STB congratulates Gannon and wishes him the best.

11 Replies to “Interim No More, Rob Gannon Selected to Lead Metro”

  1. Rob, you deserve highest gratitude for taking your new job, And Zach thanks for your kind introduction. But please understand that for me, any public transit official has top-quality US-made construction-worker’s boots to fill. On a work site with deep mud and much falling rock.

    Transit manager Ron Tober inaugurated the Downtown Seattle Transit Tunnel from the driver’s seat of a Metro bus. Pretty sure Safety wrote him up for the big flag he tore down, but his shop steward convinced his Base Chief to keep him.

    Ron’s opening words to the Employee Advisory Committee on the Downtown Seattle Transit, that he helped found: “You will be advisors to me, personally. You will give me your best advice. I will make the decision.”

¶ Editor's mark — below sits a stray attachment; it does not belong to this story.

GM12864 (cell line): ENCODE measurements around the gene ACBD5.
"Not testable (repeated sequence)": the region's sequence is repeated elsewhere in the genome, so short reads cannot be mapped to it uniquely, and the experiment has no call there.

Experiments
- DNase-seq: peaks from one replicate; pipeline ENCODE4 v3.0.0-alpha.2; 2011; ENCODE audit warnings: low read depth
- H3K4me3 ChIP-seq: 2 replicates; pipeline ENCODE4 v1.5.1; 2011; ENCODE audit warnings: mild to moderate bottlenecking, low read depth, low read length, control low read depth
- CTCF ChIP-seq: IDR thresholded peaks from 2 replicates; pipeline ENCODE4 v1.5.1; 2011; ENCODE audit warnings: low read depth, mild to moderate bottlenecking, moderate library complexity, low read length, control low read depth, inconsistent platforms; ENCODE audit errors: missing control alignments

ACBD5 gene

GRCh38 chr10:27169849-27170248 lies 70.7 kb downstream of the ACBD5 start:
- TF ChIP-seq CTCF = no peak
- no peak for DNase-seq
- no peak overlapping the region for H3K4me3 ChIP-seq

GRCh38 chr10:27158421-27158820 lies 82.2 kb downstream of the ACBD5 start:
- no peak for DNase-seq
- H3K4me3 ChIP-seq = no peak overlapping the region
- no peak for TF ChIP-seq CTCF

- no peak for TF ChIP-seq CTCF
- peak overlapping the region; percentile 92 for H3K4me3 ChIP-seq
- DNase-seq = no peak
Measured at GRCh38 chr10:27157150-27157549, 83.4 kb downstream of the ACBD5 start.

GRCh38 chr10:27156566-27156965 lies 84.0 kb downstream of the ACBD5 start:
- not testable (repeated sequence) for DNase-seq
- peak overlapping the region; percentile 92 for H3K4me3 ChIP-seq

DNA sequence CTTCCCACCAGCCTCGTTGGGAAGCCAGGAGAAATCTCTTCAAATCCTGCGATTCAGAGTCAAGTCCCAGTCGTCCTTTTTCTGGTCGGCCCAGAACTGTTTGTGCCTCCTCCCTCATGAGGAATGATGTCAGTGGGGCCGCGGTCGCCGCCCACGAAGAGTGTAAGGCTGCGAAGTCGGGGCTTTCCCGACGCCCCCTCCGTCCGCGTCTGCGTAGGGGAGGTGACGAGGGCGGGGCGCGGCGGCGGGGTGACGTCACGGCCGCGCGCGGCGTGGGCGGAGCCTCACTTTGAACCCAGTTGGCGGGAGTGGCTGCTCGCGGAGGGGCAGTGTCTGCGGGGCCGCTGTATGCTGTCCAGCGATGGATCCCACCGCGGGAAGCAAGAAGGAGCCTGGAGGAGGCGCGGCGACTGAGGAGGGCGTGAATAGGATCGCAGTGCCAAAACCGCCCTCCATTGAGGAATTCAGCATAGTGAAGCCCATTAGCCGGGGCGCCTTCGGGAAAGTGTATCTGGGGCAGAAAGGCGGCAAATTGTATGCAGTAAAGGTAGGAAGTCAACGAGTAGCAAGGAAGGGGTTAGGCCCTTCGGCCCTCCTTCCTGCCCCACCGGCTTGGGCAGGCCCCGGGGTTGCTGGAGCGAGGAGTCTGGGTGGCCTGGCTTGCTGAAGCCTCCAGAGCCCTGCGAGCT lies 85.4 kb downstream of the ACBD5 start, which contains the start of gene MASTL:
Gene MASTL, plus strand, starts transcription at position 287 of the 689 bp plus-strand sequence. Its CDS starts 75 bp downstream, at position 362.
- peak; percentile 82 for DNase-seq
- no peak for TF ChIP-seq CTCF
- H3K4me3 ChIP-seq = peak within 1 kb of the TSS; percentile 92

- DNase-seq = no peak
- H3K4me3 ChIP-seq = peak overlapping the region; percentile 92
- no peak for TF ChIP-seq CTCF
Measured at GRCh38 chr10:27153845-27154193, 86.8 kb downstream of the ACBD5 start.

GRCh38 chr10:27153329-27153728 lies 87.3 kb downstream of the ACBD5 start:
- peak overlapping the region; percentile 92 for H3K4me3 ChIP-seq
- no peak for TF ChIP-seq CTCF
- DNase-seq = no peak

Last sentence belongs on a plaque on a pedestal on the mezzanine across the railing from the big clock at Westlake Station. And should end the oath of every single public office in the land. Starting in Seattle.

    We’re lucky we don’t have two 30 year old boring machines buried in the way of Tunnel One of ST-3. Because the inter-agency politics of the Project’s most critical years were harder on some fine careers than that steel pipe ahead of Bertha’s cutter. So good chance we can overcome all obstacles now ahead of our machinery .

    King County Metro has an excellent safety record. How close are we to the 24-7-365 phone information system a major city needs? And for cost of an Amtrak ticket and a TriMet day pass, one personal visit each to customer service desks at Sea-Tac and Portland Airports will give you some powerful examples and incentives.